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  1. › wiki › DomitianDomitian - Wikipedia

    Domitian (/ d ə ˈ m ɪ ʃ ən,-i ən /, də-MISH-ən, -⁠ee-ən; Latin: Domitianus; 24 October 51 – 18 September 96) was Roman emperor from 81 to 96. The son of Vespasian and the younger brother of Titus, his two predecessors on the throne, he was the last member of the Flavian dynasty.

    • 14 September 81 – 18 September 96
    • Domitilla
  2. Mãe. Domitila, a Maior. Tito Flávio Domiciano(em latim: Titus Flavius Domitianus; 24 de outubrode 51– 18 de setembrode 96) foi imperador romanode 14 de setembro de 81 até a sua morte a 18 de setembro de 96. Tito Flávio Domiciano era filho de Tito Flávio Sabino Vespasianocom sua mulher Domitilae irmão de Tito, a quem ele sucedeu.

  3. 20 de out. de 2023 · Domitian, Roman emperor (ad 81–96), known chiefly for the reign of terror under which prominent members of the Senate lived during his last years. Titus Flavius Domitianus was the second son of the future emperor Vespasian and Flavia Domitilla.

  4. Domitian (Titus Flavius Domitianus, 24 October 51 – 18 September 96) was a Roman emperor who reigned from 14 September 81 until his death in AD 96. Biography [ change | change source ] Domitian was the last emperor of the Flavian dynasty , which ruled the Roman Empire between 69 and 96, This included the reigns of Domitian's father ...

    • 14 September, 81 AD –, 18 September, 96 AD
    • Titus
    • History
    • The Garden Or "Stadium"
    • Other Sources

    The palace was designed by the architect Rabirius. It was built on top of earlier buildings, notably Nero's Domus Transitoria and the Republican House of the Griffins, significant remains of which have been discovered. Under Septimius Severus a large extension was added along the southwestern slope of the hill overlooking the Circus Maximus, but ot...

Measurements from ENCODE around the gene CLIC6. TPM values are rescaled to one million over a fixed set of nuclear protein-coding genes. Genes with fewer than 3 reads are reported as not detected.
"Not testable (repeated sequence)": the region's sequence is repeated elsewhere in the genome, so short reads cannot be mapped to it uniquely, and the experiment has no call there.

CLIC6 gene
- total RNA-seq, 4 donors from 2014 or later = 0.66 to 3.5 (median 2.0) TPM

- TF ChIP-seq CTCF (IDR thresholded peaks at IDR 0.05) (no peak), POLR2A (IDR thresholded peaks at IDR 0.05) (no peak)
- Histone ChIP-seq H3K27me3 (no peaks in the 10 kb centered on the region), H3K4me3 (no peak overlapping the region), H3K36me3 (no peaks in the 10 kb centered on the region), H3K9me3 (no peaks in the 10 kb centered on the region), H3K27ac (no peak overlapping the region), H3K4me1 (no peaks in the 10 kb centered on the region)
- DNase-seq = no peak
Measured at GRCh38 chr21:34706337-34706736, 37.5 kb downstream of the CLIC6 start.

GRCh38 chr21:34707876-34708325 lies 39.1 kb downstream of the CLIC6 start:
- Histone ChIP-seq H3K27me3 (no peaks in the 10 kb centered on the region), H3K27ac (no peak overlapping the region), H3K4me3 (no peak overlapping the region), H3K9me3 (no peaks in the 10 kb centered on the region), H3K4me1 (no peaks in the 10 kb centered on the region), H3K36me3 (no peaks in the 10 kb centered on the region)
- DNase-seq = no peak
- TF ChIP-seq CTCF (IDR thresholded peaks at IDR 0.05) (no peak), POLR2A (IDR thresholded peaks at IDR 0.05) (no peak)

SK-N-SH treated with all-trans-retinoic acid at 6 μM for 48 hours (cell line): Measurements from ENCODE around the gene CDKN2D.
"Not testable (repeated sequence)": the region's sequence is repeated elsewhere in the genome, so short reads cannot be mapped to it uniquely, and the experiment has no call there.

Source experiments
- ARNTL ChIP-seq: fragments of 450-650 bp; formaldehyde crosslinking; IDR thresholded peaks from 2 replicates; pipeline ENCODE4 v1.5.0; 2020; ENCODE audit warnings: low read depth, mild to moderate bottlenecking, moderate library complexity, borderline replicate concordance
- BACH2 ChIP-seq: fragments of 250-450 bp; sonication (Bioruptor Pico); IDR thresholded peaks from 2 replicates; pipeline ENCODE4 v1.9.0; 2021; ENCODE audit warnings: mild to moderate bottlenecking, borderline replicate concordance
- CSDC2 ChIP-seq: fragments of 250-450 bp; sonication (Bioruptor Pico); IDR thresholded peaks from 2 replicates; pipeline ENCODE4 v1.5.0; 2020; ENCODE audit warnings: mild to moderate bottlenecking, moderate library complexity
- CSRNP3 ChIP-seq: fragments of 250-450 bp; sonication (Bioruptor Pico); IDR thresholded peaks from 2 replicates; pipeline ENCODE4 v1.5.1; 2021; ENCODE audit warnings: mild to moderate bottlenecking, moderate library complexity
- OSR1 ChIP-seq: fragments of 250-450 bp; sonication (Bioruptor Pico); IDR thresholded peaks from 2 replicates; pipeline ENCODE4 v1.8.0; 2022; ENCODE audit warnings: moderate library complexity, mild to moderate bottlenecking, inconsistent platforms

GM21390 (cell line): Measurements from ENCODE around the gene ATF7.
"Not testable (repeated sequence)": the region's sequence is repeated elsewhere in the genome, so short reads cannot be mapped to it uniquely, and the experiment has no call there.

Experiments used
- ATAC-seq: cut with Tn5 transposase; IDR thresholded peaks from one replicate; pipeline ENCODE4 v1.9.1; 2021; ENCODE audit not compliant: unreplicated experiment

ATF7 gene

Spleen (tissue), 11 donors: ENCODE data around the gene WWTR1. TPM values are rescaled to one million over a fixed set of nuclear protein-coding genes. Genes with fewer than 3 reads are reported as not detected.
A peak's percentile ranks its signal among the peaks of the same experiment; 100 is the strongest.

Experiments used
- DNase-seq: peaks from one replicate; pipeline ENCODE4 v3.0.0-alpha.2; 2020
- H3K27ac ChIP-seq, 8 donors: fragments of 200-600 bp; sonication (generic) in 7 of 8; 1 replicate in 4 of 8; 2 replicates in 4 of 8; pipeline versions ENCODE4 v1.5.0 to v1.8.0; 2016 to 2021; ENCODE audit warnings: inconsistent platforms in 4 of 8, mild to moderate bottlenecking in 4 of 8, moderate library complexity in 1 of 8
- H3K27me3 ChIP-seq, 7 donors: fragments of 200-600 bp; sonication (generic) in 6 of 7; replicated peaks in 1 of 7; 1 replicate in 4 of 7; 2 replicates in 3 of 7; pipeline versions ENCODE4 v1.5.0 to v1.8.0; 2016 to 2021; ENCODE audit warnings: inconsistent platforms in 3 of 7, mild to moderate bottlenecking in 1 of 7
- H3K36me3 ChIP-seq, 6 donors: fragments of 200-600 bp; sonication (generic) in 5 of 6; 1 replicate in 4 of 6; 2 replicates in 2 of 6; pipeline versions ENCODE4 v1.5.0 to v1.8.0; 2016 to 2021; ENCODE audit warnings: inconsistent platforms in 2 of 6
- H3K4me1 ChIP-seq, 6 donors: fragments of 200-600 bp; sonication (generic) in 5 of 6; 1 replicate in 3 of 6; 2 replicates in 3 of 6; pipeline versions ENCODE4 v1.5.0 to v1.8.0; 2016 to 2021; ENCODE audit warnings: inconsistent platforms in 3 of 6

The so-called "Hippodrome" or "Stadium" of Domitian (160 x 48 m) extends over the entire eastern side of the Domus Augustana. It has the appearance of a Roman Circus but is too small to accommodate chariots. It was in reality a huge and elaborate sunken garden and most of the statuary in the nearby Palatine museum comes from the Stadium. Domitian l...

    Fred S. Kleiner. A History of Roman Art. Wadsworth Publishing. 1st Edition. 2007. Chapter 13 Page 187.
    Filippo Coarelli, Rome and surroundings, an archaeological guide, University of California Press, London, 2007
    • .mw-parser-output .geo-default,.mw-parser-output .geo-dms,.mw-parser-output .geo-dec{display:inline}.mw-parser-output .geo-nondefault,.mw-parser-output .geo-multi-punct,.mw-parser-output .geo-inline-hidden{display:none}.mw-parser-output .longitude,.mw-parser-output .latitude{white-space:nowrap}41°53′19.54″N 12°29′11.08″E / 41.8887611°N 12.4864111°E
  5. Domitian's Dacian War was a conflict between the Roman Empire and the Dacian Kingdom, which had invaded the province of Moesia. The war occurred during the reign of the Roman emperor Domitian , in the years 86–88 AD.